The crew of HMAS Ararat celebrated 75 years of association with its city namesake by exercising its right to Freedom of Entry to Ararat, Victoria recently.
It was the first time the city had granted Freedom of Entry to Ararat (II) and despite a cold and cloudy day the locals turned out in their hundreds to give a warm welcome to the Darwin-based crew.
Commanding Officer Ararat (II), Lieutenant Commander Fiona Simmonds, said the officers and sailors were honoured to be part of the vessel’s history and proud to tell the story of her career representing the people of Ararat and Australia with distinction.
“She is a fine boat and a hardworking, professional crew that has served Australia well,” Lieutenant Commander Simmonds said.
“All of ship’s company are excited to thank the city that has been so kind to us over so many years.”
Ararat Rural City Council Mayor, Gwenda Allgood, said granting permission to a body of armed men and women to enter the city was a mark of trust and confidence.
“It is the highest accolade a city can bestow upon a group, and it’s not something that is readily won or lightly given more today than it was centuries ago,” Mayor Allgood said.
“This was a rare opportunity to see a Freedom of Entry ceremony and a piece of Ararat history that our community came along and supported.”
It is the second time this year that Ararat has hosted the Armidale class Patrol Boat crew, which commemorated Anzac Day on April 25 with the city as well.
The march was Lieutenant Commander Simmonds last event as Commanding Officer of Ararat (II).
The Royal Australian Navy has had a proud association with the city of Ararat and its people for 75 years.
That association began on 16 June 1943 when the Navy commissioned the first vessel to carry the city’s name, HMAS Ararat (I).
Ararat (I) was one of 60 Australian minesweepers built during Second World War.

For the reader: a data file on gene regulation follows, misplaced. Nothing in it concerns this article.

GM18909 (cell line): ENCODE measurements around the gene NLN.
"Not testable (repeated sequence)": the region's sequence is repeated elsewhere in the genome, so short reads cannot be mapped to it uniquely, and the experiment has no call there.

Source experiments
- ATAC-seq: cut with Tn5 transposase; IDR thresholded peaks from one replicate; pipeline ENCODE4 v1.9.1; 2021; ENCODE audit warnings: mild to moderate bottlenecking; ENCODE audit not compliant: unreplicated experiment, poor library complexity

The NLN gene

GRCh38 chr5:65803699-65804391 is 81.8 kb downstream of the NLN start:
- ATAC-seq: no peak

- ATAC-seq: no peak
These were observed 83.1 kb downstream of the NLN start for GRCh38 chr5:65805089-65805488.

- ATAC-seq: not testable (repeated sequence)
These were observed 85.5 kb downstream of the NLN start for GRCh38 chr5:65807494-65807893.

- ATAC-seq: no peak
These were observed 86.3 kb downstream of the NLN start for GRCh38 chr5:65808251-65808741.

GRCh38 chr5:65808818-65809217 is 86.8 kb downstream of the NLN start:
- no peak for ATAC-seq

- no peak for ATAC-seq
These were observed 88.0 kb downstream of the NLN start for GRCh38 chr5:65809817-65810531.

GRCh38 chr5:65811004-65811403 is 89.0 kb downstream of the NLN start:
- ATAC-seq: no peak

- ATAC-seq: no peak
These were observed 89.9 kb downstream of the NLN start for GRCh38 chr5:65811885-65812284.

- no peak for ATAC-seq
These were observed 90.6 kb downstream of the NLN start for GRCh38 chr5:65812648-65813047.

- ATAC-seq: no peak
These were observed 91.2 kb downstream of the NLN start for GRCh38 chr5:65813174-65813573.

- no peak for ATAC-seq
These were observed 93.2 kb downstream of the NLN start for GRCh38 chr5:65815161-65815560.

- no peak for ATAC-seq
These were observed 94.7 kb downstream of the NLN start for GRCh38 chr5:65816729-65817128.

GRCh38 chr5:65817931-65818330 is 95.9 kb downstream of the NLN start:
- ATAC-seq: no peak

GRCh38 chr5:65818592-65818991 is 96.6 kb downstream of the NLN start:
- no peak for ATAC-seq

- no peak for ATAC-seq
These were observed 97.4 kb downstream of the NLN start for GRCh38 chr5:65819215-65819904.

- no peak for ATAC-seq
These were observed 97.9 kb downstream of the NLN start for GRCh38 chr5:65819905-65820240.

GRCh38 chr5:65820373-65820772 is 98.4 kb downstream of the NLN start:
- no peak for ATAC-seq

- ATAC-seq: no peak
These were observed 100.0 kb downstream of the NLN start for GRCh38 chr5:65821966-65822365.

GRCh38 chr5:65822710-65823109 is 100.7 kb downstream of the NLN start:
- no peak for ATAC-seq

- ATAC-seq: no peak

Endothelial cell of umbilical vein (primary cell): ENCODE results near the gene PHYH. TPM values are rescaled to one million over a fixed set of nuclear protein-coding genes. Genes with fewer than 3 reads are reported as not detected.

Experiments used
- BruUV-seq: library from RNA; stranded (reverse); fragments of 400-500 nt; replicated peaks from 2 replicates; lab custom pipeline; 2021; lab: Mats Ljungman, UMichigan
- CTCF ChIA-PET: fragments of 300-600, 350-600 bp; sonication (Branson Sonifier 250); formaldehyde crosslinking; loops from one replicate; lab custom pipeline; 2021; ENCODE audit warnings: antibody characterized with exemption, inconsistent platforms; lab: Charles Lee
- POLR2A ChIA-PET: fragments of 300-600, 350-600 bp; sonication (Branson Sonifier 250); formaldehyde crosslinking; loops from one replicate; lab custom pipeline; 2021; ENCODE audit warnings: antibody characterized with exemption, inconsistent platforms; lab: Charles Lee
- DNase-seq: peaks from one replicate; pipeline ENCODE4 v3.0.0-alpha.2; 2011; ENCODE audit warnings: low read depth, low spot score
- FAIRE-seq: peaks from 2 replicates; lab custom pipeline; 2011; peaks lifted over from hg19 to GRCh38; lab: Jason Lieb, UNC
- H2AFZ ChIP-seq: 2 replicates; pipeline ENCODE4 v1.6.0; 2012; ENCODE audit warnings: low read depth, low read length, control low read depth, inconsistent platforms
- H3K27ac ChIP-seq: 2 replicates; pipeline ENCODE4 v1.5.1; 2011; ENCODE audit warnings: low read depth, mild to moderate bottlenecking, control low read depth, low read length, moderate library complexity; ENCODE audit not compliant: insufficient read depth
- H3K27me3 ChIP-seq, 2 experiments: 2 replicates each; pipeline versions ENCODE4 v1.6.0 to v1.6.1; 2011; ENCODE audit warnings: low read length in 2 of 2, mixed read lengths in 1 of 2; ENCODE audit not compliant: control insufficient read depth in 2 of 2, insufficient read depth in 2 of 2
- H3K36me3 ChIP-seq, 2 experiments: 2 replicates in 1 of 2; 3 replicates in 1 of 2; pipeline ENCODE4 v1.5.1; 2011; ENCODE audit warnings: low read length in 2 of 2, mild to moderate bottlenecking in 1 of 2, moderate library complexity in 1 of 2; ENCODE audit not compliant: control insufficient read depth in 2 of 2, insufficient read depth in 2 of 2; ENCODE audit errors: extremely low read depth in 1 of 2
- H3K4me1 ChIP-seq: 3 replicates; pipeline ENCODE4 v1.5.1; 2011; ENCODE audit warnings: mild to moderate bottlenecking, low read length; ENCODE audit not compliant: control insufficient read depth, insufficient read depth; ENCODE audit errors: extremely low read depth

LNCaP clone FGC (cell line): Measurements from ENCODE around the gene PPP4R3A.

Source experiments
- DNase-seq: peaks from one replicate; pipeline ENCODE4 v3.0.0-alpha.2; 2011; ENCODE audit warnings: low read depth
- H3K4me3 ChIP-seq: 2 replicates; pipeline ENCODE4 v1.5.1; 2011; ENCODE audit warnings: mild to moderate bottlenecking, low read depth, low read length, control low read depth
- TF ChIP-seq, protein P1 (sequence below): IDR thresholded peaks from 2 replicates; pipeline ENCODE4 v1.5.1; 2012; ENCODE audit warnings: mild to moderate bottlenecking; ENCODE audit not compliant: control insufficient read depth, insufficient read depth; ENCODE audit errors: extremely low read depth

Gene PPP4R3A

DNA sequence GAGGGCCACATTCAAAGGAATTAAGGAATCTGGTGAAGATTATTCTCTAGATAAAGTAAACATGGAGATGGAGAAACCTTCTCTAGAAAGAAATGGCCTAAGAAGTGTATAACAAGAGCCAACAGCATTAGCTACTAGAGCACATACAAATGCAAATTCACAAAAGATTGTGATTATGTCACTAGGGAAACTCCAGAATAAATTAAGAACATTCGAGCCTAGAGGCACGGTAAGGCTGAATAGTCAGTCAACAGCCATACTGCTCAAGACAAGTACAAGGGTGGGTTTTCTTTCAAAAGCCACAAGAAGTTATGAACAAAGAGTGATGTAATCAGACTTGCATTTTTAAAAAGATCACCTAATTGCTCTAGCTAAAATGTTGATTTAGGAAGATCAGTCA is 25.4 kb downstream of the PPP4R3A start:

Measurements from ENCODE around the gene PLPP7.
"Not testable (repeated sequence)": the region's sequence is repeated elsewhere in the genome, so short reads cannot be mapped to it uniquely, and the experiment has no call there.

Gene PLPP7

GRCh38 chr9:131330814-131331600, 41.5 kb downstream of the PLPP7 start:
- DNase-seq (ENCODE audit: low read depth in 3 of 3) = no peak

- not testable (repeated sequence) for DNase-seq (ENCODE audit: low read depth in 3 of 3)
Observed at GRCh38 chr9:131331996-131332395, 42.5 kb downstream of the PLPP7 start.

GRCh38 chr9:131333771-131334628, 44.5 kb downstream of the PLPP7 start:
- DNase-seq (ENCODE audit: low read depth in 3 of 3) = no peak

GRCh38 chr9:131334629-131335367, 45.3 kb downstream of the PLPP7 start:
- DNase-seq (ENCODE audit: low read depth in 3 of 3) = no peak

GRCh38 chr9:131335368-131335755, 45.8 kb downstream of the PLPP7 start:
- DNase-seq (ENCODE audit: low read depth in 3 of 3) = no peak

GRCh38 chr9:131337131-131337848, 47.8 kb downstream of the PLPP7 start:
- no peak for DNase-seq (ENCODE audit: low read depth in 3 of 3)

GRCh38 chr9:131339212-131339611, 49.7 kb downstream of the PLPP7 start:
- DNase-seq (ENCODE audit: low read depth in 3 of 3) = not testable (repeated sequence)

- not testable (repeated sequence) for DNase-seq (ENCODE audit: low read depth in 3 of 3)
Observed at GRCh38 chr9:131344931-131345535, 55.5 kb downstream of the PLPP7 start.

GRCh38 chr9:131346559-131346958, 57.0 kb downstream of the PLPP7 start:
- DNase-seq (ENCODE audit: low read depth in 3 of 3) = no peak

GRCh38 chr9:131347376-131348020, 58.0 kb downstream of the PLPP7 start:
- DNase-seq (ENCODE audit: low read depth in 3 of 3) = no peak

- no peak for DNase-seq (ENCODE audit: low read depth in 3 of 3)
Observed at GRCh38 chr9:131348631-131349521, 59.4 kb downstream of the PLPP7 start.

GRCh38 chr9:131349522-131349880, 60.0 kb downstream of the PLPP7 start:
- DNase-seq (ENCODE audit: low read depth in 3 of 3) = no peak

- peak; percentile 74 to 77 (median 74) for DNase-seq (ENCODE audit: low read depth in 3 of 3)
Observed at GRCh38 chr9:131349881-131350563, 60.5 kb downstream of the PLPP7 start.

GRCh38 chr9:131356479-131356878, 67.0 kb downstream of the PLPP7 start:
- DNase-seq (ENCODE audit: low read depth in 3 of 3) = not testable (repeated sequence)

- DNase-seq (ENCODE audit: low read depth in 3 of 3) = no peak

Ararat (II) is an Armidale-class Patrol Boat and the second Navy vessel to carry the name. It commissioned on 10 November 2006 and is still in service, based in Darwin, Northern Territory.
Ararat and her 11 sister Armidale-class Patrol Boats are Navy’s principal contribution to Operation RESOLUTE, the whole-of-Government effort to protect Australia’s borders and offshore maritime interests.
The badge design of Ararat (II) is based on the early 1850 gold mining and present day commercial agriculture of Ararat and the surrounding district, in particular the wine industry.
The grapes represent the wine industry while the pick and spade are symbolic of the tools used in goldmining. The green background represents the green fertile pastoral land of Ararat and the surrounding district.
The Freedom of Entry tradition began in medieval times when a city would show its trust in a group of men-at-arms by allowing them to enter their walls without being disarmed.
Nowadays, the right of Freedom of Entry is a symbolic mark of honor and support from a city to a military unit.
At a pre-determined position, the march is halted and a challenge issued by a senior official from the city. At this juncture the unit’s commanding officer responds and presents for inspection a scroll granting Freedom of Entry. After inspecting the scroll the challenging official acknowledges the unit’s right and permits it to pass.